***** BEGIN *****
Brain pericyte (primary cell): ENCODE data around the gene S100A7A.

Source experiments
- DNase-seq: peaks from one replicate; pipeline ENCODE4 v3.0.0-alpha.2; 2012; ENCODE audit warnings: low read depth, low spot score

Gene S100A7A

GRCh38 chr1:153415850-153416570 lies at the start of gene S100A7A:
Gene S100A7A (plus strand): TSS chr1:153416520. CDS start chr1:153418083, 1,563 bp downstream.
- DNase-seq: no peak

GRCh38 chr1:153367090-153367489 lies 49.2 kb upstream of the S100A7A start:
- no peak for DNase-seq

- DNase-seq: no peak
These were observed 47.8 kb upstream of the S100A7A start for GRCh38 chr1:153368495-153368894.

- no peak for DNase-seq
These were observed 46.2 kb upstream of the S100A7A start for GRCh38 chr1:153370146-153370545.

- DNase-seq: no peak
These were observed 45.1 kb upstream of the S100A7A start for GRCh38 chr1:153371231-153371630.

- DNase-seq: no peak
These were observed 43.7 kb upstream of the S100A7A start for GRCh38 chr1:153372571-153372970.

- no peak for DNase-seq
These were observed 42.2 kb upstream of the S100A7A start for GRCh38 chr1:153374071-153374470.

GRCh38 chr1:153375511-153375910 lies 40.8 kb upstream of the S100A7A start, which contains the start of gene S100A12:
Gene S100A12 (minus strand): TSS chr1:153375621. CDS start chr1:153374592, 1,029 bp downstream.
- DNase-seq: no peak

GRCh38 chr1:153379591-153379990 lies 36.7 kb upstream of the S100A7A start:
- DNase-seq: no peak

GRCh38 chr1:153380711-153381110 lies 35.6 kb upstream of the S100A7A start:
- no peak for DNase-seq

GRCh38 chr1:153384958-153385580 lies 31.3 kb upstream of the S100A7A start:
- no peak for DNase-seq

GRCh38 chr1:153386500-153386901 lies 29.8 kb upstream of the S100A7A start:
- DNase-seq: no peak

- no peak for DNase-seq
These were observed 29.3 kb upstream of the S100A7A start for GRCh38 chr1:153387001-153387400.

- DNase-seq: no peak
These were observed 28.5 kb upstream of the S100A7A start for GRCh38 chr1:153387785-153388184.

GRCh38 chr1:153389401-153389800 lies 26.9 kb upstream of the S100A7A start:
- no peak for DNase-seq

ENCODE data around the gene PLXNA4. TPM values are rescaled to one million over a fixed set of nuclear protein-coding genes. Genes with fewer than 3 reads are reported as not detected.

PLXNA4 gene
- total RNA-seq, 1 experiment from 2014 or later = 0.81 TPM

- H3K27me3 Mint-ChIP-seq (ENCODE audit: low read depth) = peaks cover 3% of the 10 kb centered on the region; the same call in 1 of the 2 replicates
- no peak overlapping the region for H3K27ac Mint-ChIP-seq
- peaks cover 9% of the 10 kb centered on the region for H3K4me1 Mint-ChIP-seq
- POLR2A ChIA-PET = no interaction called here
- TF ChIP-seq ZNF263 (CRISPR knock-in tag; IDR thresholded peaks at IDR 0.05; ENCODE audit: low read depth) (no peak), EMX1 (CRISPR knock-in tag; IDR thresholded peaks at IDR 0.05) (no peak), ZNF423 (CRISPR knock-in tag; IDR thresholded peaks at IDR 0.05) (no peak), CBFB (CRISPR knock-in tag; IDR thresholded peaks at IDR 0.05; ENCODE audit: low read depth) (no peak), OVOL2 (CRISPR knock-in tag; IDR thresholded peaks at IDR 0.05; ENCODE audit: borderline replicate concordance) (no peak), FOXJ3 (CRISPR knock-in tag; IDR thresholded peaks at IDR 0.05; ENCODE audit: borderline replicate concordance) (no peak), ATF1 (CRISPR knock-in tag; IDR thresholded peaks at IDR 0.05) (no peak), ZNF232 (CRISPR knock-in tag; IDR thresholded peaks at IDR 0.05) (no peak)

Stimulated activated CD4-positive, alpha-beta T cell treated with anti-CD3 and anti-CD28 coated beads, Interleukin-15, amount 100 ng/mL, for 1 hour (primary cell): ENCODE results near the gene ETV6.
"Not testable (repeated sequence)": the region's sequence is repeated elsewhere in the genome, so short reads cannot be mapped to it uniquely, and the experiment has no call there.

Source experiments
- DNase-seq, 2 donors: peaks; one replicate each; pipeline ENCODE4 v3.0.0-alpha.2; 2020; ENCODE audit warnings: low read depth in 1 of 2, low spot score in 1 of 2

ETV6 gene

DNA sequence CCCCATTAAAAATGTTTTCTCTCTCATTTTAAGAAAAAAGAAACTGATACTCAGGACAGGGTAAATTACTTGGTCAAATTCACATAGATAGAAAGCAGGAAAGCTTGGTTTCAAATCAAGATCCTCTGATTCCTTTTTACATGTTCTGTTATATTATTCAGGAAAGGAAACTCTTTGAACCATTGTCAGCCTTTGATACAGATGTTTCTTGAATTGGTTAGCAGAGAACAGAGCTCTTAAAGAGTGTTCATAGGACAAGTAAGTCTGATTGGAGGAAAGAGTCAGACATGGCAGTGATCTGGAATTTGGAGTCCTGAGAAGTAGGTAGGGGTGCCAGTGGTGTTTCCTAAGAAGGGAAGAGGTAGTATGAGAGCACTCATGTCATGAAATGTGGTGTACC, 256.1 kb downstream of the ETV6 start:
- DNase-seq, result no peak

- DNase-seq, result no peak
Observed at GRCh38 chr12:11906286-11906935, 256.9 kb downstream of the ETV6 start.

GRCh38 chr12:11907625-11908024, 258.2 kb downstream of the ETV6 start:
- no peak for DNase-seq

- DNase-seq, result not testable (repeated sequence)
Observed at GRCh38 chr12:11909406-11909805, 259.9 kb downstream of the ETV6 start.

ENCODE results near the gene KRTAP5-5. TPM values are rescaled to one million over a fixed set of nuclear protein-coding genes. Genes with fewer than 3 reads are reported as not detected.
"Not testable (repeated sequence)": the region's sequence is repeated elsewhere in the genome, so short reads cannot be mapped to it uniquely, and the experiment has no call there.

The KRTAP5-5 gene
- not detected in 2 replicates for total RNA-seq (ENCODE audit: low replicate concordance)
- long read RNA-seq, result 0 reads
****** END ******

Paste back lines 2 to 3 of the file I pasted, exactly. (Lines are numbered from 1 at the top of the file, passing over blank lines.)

Source experiments
- DNase-seq: peaks from one replicate; pipeline ENCODE4 v3.0.0-alpha.2; 2012; ENCODE audit warnings: low read depth, low spot score